Galaxy Entertainment Group Ltd. agreed to buy a stake in Wynn Resorts Ltd., in a surprise move linking two of the biggest operators in Macau and Las Vegas that could reshape the gaming landscape in the Chinese territory.
The investment comes as Steve Wynn separately sold his remaining 8 million shares in Wynn Resorts, eliminating one of his last ties to the casino company he founded after quitting last month amid sexual harassment allegations. Wynn Resorts sold 5.3 million newly issued shares of common stock to Galaxy, giving the competing Macau casino operator an estimated 5 percent stake in the company, according to a statement Thursday. The new shares were sold at close to market price at $175 each, for a total of about $927.5 million.
“This is a unique opportunity to acquire an investment in a globally recognized entertainment corporation with exceptionally high-quality assets and a significant development pipeline,” Galaxy Entertainment Group Vice Chairman Francis Lui said in a statement.
The agreement, linking the largest Macau operator with a major Las Vegas pioneer, could shake up Macau’s gaming industry at a pivotal time as the world’s biggest gaming hub unveils plans in coming months on how it will review and give out operating licenses. The tie-up could be an opening for a local operator to win more of the $33-billion gaming industry that’s been overshadowed by US operators.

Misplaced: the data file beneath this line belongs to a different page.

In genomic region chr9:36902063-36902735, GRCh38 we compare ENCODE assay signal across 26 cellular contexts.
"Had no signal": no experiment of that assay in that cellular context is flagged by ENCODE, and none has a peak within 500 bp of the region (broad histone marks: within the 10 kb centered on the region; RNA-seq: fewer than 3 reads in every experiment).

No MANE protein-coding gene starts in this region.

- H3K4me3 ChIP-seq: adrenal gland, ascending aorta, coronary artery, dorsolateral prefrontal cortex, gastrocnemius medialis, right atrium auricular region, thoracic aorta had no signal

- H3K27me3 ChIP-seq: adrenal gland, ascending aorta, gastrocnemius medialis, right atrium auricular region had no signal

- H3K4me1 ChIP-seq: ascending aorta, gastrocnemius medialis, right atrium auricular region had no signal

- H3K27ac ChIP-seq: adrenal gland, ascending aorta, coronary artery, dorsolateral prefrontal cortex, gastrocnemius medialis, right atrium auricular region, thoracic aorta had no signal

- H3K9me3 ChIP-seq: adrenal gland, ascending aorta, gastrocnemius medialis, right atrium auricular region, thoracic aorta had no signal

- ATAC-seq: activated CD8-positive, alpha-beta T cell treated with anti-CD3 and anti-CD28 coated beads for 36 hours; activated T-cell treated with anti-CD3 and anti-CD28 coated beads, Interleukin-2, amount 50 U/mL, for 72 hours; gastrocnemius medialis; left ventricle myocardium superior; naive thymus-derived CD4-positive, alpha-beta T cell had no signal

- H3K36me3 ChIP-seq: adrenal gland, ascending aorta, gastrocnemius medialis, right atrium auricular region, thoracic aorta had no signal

Galaxy’s investment in Wynn follows its expansion plans beyond Macau. It received a casino license with a local partner in the Philippines this month to build a $500-million resort in Boracay, and is also looking at a potential opportunity to enter the Japanese market after the country legalized casino gambling.
Wynn Resorts plans to use the proceeds to repay an $800-million loan it took out to settle a longstanding feud with Universal Entertainment Corp., one of its original investors.